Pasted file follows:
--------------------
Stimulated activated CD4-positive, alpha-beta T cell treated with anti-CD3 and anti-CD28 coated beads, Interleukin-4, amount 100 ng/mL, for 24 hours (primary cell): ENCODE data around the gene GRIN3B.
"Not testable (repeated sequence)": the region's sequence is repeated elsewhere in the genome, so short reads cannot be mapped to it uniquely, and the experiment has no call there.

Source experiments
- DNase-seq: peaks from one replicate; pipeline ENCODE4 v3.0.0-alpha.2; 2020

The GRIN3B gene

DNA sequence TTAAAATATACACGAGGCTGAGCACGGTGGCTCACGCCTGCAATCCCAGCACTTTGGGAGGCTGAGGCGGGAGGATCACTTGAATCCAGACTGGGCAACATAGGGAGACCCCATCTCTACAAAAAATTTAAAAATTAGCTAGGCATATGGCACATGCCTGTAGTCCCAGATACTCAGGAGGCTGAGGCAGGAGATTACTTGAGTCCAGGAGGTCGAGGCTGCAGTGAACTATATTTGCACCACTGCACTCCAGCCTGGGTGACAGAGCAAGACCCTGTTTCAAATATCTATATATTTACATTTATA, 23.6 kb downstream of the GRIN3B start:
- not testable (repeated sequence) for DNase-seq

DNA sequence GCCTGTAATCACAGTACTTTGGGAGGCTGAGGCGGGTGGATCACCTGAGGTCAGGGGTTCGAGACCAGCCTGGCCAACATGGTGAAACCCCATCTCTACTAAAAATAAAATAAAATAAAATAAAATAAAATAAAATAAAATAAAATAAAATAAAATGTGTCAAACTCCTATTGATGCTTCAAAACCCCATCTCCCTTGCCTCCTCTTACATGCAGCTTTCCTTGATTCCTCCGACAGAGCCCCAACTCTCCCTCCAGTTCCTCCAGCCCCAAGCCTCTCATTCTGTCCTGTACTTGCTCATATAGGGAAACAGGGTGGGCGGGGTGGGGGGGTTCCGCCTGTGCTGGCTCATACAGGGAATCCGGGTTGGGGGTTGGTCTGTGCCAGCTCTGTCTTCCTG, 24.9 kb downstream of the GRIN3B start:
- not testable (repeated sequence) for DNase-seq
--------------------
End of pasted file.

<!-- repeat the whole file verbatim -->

Stimulated activated CD4-positive, alpha-beta T cell treated with anti-CD3 and anti-CD28 coated beads, Interleukin-4, amount 100 ng/mL, for 24 hours (primary cell): ENCODE data around the gene GRIN3B.
"Not testable (repeated sequence)": the region's sequence is repeated elsewhere in the genome, so short reads cannot be mapped to it uniquely, and the experiment has no call there.

Source experiments
- DNase-seq: peaks from one replicate; pipeline ENCODE4 v3.0.0-alpha.2; 2020

The GRIN3B gene

DNA sequence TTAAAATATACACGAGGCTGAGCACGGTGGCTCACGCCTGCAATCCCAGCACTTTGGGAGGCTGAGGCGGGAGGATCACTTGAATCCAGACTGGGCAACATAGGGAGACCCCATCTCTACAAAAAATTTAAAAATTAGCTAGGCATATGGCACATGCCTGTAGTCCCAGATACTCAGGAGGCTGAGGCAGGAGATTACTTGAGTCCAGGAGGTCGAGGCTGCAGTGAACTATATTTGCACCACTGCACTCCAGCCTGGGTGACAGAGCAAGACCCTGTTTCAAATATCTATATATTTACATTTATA, 23.6 kb downstream of the GRIN3B start:
- not testable (repeated sequence) for DNase-seq

DNA sequence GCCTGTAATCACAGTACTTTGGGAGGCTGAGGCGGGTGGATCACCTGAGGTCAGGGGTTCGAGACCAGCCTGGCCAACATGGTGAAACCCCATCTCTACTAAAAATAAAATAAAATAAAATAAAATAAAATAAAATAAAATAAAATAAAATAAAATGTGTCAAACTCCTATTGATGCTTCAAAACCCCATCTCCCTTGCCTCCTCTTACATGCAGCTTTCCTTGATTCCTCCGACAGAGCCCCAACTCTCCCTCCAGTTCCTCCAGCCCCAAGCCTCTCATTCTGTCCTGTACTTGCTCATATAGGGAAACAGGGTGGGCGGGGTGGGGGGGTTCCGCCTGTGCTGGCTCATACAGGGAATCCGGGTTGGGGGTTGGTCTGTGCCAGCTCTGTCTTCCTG, 24.9 kb downstream of the GRIN3B start:
- not testable (repeated sequence) for DNase-seq